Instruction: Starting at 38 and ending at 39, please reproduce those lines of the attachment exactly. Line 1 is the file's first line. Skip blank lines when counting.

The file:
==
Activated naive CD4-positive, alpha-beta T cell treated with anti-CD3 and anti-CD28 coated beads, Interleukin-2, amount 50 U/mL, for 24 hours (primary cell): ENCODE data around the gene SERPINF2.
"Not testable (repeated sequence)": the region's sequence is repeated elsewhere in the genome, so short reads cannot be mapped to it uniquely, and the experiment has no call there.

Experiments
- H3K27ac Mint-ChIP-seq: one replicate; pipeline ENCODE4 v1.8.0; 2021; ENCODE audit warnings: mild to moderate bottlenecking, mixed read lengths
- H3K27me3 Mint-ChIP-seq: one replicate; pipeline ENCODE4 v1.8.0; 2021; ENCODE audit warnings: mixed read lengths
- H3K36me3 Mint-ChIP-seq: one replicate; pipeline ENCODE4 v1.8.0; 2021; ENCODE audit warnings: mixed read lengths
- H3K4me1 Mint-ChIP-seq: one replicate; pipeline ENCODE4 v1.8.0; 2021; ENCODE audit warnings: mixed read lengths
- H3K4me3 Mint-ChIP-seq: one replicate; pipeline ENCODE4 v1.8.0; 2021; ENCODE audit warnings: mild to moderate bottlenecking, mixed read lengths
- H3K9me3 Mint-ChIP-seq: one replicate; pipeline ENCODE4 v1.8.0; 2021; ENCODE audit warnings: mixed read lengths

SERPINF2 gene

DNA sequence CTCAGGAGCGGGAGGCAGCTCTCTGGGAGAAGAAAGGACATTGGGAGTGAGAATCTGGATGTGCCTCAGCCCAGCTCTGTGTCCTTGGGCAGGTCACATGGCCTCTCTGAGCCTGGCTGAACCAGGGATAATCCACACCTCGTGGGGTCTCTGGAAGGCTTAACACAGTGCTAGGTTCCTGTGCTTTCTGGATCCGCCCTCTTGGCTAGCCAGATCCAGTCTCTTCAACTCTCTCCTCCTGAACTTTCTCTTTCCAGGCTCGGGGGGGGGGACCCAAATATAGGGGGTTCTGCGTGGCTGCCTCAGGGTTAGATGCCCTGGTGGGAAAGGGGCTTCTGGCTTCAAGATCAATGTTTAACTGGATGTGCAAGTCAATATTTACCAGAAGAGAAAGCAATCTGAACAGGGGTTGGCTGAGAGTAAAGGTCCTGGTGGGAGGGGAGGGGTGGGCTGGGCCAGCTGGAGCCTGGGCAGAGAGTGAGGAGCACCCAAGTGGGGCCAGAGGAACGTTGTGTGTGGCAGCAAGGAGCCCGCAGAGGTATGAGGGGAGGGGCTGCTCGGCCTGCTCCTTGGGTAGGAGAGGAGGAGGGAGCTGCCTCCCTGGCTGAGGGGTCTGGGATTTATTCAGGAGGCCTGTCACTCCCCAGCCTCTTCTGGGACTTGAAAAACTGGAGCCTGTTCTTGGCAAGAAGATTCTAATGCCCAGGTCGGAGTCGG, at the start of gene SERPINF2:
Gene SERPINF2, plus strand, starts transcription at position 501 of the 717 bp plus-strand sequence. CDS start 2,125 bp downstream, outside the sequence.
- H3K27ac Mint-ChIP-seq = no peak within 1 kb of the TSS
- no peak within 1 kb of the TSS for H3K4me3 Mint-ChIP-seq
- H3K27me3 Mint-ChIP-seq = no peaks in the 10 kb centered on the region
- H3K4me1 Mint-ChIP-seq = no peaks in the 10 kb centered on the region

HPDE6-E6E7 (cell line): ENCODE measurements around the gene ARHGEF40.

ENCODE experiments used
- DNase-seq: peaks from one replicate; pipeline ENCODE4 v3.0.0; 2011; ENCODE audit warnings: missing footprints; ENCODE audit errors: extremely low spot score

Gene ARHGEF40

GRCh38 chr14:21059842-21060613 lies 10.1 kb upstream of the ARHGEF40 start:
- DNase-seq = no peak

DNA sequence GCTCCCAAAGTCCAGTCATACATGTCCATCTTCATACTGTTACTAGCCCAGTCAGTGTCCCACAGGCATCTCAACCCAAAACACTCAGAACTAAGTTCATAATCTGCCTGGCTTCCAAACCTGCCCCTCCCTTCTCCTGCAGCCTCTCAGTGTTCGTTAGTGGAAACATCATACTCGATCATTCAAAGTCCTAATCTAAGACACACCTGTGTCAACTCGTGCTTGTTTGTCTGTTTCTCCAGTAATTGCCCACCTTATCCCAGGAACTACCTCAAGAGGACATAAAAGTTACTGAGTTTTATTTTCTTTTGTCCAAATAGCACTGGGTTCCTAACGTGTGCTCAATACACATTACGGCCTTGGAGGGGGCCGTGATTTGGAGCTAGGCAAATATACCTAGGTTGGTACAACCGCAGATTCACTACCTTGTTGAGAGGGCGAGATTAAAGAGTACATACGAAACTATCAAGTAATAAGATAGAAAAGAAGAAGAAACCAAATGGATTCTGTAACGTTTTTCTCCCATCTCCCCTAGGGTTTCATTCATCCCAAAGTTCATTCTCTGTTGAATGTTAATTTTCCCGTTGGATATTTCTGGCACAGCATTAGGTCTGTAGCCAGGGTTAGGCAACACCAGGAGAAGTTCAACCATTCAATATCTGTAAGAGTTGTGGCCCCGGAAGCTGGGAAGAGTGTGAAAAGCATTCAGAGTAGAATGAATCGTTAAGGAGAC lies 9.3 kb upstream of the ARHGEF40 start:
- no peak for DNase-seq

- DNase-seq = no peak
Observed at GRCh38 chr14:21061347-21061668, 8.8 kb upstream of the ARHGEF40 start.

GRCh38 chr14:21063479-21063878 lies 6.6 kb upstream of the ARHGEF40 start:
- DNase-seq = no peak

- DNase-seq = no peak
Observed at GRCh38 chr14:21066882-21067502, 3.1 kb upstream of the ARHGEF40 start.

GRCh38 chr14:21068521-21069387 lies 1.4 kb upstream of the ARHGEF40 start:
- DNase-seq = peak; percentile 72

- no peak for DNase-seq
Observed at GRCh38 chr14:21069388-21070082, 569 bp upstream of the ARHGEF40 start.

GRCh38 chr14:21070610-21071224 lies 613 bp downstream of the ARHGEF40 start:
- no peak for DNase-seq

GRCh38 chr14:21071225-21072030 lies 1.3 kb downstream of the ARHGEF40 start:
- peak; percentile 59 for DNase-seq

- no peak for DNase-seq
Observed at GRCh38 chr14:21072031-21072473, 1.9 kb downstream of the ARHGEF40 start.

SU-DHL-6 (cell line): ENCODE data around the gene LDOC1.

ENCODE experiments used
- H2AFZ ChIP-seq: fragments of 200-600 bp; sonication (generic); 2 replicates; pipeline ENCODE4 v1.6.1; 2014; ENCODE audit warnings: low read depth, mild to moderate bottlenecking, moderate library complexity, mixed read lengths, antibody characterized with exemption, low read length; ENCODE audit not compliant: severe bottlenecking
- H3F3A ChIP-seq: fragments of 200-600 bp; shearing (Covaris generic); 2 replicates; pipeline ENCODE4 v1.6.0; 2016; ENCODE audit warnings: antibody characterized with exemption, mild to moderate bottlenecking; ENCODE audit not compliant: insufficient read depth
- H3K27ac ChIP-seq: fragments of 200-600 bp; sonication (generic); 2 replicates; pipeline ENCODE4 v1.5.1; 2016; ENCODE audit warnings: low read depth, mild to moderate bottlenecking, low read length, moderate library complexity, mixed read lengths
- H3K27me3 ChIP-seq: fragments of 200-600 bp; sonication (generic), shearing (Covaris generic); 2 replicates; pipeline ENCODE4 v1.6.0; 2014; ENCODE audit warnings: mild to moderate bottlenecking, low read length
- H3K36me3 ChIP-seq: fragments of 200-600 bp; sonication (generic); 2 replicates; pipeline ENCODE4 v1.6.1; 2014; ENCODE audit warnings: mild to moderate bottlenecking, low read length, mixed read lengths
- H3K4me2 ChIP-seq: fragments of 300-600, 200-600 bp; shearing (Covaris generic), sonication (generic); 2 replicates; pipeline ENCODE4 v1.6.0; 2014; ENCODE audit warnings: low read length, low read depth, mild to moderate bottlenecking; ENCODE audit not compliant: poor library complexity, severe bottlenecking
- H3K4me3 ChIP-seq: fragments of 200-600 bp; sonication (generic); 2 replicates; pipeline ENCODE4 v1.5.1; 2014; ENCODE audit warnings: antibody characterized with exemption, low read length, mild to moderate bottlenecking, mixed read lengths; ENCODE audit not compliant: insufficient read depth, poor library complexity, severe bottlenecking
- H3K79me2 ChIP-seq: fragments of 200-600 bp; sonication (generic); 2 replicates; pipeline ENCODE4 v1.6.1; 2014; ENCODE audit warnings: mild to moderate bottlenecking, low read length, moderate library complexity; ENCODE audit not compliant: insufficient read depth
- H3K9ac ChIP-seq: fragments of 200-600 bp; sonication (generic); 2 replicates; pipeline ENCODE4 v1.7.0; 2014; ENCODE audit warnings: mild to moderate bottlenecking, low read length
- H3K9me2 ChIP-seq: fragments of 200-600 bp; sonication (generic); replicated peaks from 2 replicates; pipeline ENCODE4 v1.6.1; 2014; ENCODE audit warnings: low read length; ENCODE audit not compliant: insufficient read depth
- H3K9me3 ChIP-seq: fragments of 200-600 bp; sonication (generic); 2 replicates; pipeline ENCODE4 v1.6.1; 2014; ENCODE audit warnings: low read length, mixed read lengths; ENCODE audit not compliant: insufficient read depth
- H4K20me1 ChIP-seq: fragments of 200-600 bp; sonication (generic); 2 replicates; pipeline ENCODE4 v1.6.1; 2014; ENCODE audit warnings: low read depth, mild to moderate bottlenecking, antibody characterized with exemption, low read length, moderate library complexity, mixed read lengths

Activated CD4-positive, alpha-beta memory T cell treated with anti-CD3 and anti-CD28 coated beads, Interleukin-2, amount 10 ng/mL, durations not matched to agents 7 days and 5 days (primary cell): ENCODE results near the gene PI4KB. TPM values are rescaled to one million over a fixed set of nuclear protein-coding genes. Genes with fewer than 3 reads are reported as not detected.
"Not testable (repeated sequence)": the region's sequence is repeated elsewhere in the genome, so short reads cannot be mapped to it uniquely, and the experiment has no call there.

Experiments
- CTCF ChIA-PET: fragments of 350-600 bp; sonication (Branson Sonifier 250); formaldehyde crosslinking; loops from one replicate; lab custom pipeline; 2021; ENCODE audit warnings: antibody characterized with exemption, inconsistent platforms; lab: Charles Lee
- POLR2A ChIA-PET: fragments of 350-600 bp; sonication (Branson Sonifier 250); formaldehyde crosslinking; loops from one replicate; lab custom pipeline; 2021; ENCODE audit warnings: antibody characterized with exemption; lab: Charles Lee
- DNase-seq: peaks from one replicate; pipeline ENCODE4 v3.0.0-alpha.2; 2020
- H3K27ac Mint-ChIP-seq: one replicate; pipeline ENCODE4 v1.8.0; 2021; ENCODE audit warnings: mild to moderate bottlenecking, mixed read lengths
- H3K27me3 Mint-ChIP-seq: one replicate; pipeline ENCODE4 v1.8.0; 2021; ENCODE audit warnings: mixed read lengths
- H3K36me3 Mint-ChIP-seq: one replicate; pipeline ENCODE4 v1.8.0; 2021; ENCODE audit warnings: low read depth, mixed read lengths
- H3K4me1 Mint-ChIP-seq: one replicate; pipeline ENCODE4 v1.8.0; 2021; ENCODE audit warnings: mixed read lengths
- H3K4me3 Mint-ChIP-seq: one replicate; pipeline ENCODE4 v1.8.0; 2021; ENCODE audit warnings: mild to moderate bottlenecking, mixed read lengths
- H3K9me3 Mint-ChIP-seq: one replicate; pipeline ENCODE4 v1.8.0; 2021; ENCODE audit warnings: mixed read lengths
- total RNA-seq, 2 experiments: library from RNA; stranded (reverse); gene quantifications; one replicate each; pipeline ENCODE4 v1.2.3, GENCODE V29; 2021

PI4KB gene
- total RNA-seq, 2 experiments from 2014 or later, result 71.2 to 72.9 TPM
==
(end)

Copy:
- peak; percentile 59 for DNase-seq

- no peak for DNase-seq